If you have a smartphone in your pocket, you possess a marvel of technological engineering that rivals NASA’s command center that placed a man on the moon. In fact, just the clock function on an iPhone 6 is 32,600 times faster than an Apollo-era NASA computer. Despite the fact that modern technology has come so far, paper jams in printers are still an issue.
Even in the highest quality printers on planet earth, a paper jam is still a possibility. There was even at one time that paper jams impacted the criminal justice system. The lawyers had a narrow window of time in which to deliver certain pressing documents to the courts or defendants could go free. Paper jams delayed this process so much that two-out-three defendants walked out of custody due to paper jams occurring within this window. Are the engineers employed by printer companies hellbent on driving us all insane?
What’s the cause of paper jams? If you’re ready to “Office Space” an office printer in a field, your fury is misplaced. The real culprit? Paper.
Your average printer has one of the most unique engineering challenges in the world. This challenge asks companies to engineer a mechanical object to work perfectly, down to microscopic level, with an organic substance — paper. No two pieces of paper are precisely the same. Some are of different types of wood, different processes, and cut in different ways. Even paper from the same processing batch can perform differently based on climate, storage, or handling. For example, there is a reason that your printer is more likely to jam in the winter than in the summer.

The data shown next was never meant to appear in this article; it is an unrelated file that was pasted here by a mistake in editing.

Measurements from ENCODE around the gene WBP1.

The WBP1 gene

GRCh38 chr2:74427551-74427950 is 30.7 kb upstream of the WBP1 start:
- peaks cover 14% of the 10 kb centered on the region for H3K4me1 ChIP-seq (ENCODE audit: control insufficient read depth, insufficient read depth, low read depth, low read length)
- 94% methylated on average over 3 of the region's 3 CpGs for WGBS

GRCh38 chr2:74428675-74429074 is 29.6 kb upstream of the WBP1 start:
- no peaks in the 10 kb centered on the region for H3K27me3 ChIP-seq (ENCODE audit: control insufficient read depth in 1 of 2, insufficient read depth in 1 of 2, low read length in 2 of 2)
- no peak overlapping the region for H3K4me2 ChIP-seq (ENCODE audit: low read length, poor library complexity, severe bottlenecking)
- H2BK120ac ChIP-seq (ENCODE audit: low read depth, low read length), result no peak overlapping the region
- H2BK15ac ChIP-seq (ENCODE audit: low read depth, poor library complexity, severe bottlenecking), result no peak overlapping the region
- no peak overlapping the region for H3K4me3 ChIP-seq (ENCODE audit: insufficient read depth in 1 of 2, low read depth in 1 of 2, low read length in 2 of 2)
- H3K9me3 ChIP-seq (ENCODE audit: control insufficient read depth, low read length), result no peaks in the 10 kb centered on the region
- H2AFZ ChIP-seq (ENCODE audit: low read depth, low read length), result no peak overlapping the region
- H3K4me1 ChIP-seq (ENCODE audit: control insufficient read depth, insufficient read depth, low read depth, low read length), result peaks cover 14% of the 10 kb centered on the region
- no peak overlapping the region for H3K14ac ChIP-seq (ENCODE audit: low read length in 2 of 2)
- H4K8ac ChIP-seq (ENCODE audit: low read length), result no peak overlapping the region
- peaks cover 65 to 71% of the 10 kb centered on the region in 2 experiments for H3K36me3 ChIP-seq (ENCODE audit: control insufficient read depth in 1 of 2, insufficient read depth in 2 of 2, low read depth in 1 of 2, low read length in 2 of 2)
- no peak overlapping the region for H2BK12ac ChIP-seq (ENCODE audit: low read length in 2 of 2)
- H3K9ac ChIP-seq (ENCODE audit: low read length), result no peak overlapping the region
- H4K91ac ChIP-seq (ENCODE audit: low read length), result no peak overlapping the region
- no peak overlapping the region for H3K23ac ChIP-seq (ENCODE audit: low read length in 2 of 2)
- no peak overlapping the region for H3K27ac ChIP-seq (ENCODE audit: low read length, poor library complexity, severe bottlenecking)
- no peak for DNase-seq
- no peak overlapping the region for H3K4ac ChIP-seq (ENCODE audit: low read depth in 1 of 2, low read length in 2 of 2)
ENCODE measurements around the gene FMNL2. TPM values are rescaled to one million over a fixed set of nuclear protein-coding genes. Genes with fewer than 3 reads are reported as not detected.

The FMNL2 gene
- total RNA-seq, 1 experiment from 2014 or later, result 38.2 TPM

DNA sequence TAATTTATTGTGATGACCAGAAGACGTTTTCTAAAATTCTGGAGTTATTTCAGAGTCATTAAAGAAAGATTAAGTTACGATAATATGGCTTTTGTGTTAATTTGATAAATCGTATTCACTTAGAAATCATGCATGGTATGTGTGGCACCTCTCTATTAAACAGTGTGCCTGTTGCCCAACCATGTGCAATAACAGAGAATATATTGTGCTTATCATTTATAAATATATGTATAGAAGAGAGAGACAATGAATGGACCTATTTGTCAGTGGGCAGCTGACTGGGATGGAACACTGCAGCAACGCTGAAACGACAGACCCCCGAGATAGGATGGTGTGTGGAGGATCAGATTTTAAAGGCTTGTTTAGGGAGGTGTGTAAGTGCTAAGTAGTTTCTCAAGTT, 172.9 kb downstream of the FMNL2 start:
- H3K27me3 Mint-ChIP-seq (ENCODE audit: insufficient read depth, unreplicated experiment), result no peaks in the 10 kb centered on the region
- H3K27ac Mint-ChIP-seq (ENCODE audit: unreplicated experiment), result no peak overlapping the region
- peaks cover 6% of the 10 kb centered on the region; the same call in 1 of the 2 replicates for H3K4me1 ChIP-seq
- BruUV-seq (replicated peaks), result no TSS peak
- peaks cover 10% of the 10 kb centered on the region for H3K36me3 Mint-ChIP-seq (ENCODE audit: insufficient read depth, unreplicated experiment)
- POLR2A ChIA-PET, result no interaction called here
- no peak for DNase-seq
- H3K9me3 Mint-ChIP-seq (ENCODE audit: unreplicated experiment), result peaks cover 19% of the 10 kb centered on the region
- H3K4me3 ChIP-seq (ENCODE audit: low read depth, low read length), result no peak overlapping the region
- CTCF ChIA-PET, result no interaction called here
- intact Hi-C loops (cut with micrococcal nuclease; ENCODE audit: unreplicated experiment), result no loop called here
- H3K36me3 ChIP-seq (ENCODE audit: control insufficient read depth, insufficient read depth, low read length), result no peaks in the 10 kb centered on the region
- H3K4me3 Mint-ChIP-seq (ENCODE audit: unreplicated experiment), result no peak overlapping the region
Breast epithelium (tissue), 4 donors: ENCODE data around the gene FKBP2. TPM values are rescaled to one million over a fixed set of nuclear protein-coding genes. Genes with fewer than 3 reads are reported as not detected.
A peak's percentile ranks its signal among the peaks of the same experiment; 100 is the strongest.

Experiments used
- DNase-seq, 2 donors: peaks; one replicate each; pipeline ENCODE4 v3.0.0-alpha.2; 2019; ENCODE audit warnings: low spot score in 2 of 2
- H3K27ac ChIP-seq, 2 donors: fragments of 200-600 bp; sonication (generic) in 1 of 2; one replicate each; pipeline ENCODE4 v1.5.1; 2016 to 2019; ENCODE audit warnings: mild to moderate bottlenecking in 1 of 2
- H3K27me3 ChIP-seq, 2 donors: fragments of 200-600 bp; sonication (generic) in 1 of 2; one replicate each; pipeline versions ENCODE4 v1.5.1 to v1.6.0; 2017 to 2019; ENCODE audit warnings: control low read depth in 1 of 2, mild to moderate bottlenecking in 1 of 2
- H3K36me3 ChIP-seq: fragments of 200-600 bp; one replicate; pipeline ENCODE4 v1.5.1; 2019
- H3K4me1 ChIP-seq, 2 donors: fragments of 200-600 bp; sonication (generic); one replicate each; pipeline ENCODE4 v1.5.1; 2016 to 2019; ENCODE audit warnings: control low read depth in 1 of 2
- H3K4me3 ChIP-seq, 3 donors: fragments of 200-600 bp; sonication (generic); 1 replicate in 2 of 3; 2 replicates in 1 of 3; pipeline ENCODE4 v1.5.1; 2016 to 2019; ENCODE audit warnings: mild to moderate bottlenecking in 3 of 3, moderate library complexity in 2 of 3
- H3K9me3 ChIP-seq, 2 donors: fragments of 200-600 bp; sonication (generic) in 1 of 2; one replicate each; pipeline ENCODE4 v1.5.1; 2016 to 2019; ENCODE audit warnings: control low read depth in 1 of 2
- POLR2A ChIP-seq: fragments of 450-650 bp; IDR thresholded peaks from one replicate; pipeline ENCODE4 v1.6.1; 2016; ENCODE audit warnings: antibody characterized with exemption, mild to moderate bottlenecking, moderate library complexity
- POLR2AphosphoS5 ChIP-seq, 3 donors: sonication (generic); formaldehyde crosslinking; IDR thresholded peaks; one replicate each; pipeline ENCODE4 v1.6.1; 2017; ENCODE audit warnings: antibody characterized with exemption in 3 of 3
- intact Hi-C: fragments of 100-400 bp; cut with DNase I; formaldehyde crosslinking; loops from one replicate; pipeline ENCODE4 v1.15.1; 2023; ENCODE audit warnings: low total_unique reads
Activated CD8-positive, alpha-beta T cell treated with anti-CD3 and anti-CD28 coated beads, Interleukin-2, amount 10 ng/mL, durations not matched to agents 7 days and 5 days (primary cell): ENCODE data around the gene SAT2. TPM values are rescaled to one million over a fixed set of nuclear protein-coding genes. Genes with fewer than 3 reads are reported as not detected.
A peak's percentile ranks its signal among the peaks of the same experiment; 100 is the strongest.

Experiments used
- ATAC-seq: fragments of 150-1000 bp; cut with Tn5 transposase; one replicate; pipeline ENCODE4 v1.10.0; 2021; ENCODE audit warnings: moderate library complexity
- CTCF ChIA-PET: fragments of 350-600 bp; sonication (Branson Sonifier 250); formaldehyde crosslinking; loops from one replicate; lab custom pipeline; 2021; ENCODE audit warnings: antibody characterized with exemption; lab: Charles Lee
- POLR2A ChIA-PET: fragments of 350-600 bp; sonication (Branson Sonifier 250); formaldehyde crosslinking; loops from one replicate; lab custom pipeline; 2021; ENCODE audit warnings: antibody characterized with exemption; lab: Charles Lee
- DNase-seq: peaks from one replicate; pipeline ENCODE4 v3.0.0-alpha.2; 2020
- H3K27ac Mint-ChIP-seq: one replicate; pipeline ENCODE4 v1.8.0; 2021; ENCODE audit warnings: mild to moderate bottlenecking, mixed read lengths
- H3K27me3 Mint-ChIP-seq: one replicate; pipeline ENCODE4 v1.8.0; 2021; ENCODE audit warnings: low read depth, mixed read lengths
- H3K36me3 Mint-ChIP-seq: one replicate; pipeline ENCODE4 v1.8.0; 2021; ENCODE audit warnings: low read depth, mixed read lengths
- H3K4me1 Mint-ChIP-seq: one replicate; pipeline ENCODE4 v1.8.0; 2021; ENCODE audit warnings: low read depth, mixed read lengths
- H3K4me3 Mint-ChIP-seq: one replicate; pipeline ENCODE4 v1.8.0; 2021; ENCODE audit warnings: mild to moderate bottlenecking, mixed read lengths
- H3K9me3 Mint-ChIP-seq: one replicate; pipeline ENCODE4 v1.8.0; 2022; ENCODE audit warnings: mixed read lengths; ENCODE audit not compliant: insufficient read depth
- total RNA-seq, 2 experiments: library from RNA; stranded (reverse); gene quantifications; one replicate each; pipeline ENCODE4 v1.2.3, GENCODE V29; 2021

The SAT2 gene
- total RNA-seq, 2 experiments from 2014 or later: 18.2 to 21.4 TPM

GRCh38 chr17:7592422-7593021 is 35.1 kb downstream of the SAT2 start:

Due to this complex engineering challenge, printer companies actively recruit the brightest mechanical engineers in the world to combat paper jams. These geniuses of physics and engineering not only study how to make the world’s least-jammable printers, but they also work with paper companies to manufacture the least-jammable paper. Such a relationship between paper manufacturers and print companies is downright symbiotic.
So, what was the reasoning for 2/3 defendants going free in Chicago for a time? The courthouses were using low-quality paper. Sourced from all over the world, the low-quality paper is also plagued with inconsistent curl, handling, and acts differently in certain climates.
The next time you want to destroy your office printer in frustration, keep in mind that it may be your paper that is truly to blame.